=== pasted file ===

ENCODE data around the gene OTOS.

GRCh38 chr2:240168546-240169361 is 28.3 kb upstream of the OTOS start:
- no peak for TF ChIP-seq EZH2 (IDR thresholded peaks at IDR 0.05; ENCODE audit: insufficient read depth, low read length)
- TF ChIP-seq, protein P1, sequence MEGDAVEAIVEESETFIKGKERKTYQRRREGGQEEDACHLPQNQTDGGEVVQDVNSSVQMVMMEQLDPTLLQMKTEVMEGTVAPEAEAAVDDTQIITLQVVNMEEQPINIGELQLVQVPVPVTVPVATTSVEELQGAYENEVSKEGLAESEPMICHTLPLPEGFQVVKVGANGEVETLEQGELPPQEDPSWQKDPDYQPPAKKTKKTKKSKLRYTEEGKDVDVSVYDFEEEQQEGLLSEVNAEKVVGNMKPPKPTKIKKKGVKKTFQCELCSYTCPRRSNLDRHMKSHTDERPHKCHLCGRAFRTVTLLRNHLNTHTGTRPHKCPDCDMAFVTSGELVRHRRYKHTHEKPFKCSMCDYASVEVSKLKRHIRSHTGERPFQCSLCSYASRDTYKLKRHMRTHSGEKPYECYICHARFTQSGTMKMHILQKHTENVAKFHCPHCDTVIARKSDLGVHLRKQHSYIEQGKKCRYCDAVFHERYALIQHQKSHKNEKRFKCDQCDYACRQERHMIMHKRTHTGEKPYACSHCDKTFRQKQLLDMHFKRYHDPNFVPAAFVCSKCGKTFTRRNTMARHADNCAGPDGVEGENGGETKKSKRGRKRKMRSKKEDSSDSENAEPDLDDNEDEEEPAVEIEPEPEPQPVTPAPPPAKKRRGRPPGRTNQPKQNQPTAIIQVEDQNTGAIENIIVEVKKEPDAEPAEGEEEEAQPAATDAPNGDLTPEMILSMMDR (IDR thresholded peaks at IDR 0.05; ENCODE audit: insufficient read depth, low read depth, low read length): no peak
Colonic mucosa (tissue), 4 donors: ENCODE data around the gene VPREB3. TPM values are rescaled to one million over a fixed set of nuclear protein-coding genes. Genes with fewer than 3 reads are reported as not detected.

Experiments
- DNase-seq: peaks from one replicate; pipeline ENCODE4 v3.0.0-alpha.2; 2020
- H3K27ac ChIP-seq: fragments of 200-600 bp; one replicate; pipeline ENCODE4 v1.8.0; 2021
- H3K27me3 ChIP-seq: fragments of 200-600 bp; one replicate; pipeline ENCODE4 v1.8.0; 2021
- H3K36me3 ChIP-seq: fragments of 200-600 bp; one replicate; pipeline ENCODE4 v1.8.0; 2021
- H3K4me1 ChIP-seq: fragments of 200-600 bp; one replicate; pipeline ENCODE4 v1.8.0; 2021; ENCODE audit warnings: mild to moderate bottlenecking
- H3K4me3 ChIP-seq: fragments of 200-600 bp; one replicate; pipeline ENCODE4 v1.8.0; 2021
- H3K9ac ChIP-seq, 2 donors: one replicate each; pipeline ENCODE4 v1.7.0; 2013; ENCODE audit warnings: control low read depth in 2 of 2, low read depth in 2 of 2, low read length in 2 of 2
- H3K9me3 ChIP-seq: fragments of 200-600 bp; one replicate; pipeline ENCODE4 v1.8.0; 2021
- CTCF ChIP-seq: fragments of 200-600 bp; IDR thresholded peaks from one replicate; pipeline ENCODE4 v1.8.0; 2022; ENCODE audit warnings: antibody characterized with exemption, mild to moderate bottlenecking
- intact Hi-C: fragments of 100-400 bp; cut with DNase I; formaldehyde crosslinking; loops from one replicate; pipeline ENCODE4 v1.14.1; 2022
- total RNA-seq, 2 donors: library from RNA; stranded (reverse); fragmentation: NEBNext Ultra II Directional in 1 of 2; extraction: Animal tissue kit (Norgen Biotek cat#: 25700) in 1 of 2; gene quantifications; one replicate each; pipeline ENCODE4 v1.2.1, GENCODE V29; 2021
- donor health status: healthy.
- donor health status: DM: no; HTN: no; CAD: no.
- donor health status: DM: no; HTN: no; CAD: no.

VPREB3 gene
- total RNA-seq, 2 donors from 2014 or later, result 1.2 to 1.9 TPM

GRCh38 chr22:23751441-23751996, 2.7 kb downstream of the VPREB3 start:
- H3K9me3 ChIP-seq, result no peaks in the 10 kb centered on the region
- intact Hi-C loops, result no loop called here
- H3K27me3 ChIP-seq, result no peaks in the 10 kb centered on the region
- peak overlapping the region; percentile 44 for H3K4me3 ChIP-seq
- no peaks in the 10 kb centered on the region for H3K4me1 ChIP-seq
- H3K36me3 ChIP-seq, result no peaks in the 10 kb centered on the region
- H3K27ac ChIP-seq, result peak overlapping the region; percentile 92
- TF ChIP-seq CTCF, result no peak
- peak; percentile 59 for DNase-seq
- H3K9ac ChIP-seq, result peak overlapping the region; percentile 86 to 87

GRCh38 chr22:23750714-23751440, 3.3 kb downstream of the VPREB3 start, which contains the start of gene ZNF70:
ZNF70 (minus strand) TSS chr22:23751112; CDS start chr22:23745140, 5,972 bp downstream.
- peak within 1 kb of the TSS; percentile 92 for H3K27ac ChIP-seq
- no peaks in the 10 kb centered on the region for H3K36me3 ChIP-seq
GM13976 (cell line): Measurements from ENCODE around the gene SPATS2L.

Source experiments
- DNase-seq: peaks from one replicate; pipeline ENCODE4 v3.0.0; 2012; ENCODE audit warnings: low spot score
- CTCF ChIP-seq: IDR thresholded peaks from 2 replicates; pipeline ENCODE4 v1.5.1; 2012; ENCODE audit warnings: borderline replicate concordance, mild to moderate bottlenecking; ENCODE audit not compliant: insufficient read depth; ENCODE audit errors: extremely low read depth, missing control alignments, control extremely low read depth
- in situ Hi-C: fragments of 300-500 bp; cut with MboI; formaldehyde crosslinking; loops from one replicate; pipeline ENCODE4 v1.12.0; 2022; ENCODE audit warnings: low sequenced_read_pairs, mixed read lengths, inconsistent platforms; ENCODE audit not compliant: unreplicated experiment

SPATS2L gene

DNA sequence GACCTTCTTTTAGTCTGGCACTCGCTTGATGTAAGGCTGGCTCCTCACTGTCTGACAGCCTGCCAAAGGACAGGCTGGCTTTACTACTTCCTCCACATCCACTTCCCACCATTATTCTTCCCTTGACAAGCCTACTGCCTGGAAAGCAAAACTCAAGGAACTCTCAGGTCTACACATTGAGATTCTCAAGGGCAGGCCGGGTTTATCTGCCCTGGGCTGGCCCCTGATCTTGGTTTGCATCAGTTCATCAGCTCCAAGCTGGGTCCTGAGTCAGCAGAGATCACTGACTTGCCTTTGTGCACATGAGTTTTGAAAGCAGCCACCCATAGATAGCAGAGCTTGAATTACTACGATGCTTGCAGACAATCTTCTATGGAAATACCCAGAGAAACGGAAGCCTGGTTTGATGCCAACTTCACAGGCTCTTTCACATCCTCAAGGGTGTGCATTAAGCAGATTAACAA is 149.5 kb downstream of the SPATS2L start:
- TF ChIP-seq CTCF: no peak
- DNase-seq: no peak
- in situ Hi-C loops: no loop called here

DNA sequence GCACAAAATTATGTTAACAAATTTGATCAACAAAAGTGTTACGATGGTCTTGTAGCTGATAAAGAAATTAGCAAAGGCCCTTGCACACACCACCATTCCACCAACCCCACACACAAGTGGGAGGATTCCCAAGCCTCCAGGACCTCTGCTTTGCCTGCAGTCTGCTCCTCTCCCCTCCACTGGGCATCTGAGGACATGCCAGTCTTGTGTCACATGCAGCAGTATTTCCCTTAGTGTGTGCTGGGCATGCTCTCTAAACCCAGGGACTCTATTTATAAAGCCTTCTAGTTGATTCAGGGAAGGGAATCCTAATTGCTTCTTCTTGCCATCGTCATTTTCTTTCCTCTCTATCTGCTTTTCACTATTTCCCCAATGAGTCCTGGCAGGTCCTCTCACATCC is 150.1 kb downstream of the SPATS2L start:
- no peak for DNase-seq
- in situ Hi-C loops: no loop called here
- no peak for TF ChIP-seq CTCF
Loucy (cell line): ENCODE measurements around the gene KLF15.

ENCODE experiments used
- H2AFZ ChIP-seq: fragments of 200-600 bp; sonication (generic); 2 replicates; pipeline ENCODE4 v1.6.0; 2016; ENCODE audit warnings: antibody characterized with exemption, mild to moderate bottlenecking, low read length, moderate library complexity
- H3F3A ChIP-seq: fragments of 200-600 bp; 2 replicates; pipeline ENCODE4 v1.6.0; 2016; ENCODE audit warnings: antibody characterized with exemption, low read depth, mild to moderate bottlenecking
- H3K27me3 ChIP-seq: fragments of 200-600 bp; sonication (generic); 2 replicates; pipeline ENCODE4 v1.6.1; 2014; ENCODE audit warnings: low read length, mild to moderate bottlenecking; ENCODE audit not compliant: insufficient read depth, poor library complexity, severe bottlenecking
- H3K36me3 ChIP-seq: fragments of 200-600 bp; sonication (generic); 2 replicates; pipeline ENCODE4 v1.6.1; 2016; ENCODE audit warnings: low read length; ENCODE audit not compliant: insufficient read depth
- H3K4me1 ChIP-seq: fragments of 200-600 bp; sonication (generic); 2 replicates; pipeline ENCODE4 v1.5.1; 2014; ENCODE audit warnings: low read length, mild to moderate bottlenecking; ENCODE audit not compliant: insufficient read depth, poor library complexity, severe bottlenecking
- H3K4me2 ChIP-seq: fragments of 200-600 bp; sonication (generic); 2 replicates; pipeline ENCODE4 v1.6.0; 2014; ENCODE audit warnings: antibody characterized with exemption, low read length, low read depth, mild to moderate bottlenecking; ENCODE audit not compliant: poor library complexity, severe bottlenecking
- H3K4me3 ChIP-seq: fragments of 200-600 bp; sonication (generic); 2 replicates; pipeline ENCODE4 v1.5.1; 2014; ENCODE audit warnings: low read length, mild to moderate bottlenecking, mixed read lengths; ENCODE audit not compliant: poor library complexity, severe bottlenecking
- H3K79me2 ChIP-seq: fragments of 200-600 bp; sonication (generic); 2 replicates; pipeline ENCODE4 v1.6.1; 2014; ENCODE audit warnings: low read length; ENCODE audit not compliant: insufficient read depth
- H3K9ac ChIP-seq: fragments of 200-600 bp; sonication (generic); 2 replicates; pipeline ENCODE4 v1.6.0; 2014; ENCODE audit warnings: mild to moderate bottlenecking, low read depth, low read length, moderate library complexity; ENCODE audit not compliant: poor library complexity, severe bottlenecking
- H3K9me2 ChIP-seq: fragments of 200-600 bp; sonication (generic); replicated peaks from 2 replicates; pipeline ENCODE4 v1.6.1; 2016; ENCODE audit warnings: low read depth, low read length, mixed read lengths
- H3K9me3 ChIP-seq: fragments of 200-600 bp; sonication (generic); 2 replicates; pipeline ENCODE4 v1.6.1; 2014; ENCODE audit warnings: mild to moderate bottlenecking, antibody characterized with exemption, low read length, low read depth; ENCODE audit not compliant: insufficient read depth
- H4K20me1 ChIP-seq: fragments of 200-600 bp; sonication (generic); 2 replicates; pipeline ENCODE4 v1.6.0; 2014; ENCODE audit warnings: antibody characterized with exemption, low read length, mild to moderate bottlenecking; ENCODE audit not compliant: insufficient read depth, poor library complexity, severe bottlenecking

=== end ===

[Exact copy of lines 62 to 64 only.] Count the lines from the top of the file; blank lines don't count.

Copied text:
- H3K9ac ChIP-seq: fragments of 200-600 bp; sonication (generic); 2 replicates; pipeline ENCODE4 v1.6.0; 2014; ENCODE audit warnings: mild to moderate bottlenecking, low read depth, low read length, moderate library complexity; ENCODE audit not compliant: poor library complexity, severe bottlenecking
- H3K9me2 ChIP-seq: fragments of 200-600 bp; sonication (generic); replicated peaks from 2 replicates; pipeline ENCODE4 v1.6.1; 2016; ENCODE audit warnings: low read depth, low read length, mixed read lengths
- H3K9me3 ChIP-seq: fragments of 200-600 bp; sonication (generic); 2 replicates; pipeline ENCODE4 v1.6.1; 2014; ENCODE audit warnings: mild to moderate bottlenecking, antibody characterized with exemption, low read length, low read depth; ENCODE audit not compliant: insufficient read depth